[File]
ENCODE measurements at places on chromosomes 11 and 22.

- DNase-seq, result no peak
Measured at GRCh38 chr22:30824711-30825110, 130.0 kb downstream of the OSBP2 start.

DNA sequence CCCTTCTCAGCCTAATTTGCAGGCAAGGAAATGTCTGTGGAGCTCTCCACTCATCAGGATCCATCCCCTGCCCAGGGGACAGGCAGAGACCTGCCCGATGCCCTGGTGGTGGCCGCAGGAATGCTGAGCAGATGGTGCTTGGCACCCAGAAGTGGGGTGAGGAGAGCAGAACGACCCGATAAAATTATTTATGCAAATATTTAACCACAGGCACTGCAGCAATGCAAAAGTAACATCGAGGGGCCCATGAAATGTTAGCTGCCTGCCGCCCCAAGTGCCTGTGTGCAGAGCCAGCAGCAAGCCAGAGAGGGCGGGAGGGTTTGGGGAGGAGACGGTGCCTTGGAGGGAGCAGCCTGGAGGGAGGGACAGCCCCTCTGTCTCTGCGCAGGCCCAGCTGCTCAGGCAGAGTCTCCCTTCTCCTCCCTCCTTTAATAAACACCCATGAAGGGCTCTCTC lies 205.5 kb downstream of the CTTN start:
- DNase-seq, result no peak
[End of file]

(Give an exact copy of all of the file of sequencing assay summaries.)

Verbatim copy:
ENCODE measurements at places on chromosomes 11 and 22.

- DNase-seq, result no peak
Measured at GRCh38 chr22:30824711-30825110, 130.0 kb downstream of the OSBP2 start.

DNA sequence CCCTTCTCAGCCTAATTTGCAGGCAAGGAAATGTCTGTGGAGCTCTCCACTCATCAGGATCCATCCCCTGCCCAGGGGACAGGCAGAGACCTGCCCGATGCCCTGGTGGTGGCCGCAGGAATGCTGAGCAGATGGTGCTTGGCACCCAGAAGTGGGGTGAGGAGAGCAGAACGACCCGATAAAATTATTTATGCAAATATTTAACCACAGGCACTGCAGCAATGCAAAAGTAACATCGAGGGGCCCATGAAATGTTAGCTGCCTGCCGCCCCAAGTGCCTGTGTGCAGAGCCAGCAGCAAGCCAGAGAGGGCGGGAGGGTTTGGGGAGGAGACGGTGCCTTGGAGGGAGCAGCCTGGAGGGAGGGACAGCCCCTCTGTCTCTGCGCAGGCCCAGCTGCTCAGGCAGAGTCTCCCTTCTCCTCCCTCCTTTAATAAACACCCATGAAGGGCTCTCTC lies 205.5 kb downstream of the CTTN start:
- DNase-seq, result no peak